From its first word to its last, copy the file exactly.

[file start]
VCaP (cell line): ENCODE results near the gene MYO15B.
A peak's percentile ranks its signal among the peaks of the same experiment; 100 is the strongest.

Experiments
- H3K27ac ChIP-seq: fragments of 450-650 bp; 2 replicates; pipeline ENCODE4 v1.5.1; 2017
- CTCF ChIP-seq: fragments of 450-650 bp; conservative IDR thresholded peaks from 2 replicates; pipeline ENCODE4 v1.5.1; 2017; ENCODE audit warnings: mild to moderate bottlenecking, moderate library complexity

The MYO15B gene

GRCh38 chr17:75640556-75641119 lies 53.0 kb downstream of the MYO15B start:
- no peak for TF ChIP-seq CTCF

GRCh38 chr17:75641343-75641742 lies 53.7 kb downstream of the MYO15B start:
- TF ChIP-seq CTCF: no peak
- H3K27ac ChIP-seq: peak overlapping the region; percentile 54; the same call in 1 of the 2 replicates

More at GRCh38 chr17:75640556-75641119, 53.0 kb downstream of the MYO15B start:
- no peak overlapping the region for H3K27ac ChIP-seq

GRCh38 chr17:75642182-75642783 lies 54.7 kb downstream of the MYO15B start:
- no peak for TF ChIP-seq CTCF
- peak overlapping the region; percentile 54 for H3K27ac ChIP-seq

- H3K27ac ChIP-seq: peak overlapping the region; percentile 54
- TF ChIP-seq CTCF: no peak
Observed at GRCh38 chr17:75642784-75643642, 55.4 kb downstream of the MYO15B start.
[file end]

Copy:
VCaP (cell line): ENCODE results near the gene MYO15B.
A peak's percentile ranks its signal among the peaks of the same experiment; 100 is the strongest.

Experiments
- H3K27ac ChIP-seq: fragments of 450-650 bp; 2 replicates; pipeline ENCODE4 v1.5.1; 2017
- CTCF ChIP-seq: fragments of 450-650 bp; conservative IDR thresholded peaks from 2 replicates; pipeline ENCODE4 v1.5.1; 2017; ENCODE audit warnings: mild to moderate bottlenecking, moderate library complexity

The MYO15B gene

GRCh38 chr17:75640556-75641119 lies 53.0 kb downstream of the MYO15B start:
- no peak for TF ChIP-seq CTCF

GRCh38 chr17:75641343-75641742 lies 53.7 kb downstream of the MYO15B start:
- TF ChIP-seq CTCF: no peak
- H3K27ac ChIP-seq: peak overlapping the region; percentile 54; the same call in 1 of the 2 replicates

More at GRCh38 chr17:75640556-75641119, 53.0 kb downstream of the MYO15B start:
- no peak overlapping the region for H3K27ac ChIP-seq

GRCh38 chr17:75642182-75642783 lies 54.7 kb downstream of the MYO15B start:
- no peak for TF ChIP-seq CTCF
- peak overlapping the region; percentile 54 for H3K27ac ChIP-seq

- H3K27ac ChIP-seq: peak overlapping the region; percentile 54
- TF ChIP-seq CTCF: no peak
Observed at GRCh38 chr17:75642784-75643642, 55.4 kb downstream of the MYO15B start.